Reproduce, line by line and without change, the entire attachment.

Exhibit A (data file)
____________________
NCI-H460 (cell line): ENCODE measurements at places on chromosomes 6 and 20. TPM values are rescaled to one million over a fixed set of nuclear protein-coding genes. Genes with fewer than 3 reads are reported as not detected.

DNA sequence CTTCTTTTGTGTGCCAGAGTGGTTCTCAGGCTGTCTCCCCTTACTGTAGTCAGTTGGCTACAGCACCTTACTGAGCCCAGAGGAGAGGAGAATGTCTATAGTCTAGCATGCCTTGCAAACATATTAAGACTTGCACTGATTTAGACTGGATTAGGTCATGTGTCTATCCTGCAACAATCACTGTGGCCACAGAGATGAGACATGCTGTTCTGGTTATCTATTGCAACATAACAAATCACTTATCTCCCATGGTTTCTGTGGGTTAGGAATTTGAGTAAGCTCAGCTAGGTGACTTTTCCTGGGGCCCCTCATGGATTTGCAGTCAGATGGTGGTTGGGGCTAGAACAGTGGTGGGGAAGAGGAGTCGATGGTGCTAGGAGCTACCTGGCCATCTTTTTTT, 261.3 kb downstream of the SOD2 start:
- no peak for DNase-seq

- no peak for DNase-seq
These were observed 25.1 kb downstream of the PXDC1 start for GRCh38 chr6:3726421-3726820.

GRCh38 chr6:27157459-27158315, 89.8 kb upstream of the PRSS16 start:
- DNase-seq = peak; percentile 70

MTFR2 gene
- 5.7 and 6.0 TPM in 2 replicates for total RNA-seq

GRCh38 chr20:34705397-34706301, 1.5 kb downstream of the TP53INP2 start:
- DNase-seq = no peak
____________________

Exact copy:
NCI-H460 (cell line): ENCODE measurements at places on chromosomes 6 and 20. TPM values are rescaled to one million over a fixed set of nuclear protein-coding genes. Genes with fewer than 3 reads are reported as not detected.

DNA sequence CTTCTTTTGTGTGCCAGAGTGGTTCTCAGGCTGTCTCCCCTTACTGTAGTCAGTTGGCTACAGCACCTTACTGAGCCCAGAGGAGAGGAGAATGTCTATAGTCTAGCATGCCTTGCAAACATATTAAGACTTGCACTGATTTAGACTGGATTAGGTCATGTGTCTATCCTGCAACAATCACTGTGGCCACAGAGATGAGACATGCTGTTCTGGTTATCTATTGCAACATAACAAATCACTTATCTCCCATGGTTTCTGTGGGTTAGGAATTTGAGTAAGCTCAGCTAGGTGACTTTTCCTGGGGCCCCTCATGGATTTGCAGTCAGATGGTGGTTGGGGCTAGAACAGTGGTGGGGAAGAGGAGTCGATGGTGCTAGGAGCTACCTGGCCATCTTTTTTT, 261.3 kb downstream of the SOD2 start:
- no peak for DNase-seq

- no peak for DNase-seq
These were observed 25.1 kb downstream of the PXDC1 start for GRCh38 chr6:3726421-3726820.

GRCh38 chr6:27157459-27158315, 89.8 kb upstream of the PRSS16 start:
- DNase-seq = peak; percentile 70

MTFR2 gene
- 5.7 and 6.0 TPM in 2 replicates for total RNA-seq

GRCh38 chr20:34705397-34706301, 1.5 kb downstream of the TP53INP2 start:
- DNase-seq = no peak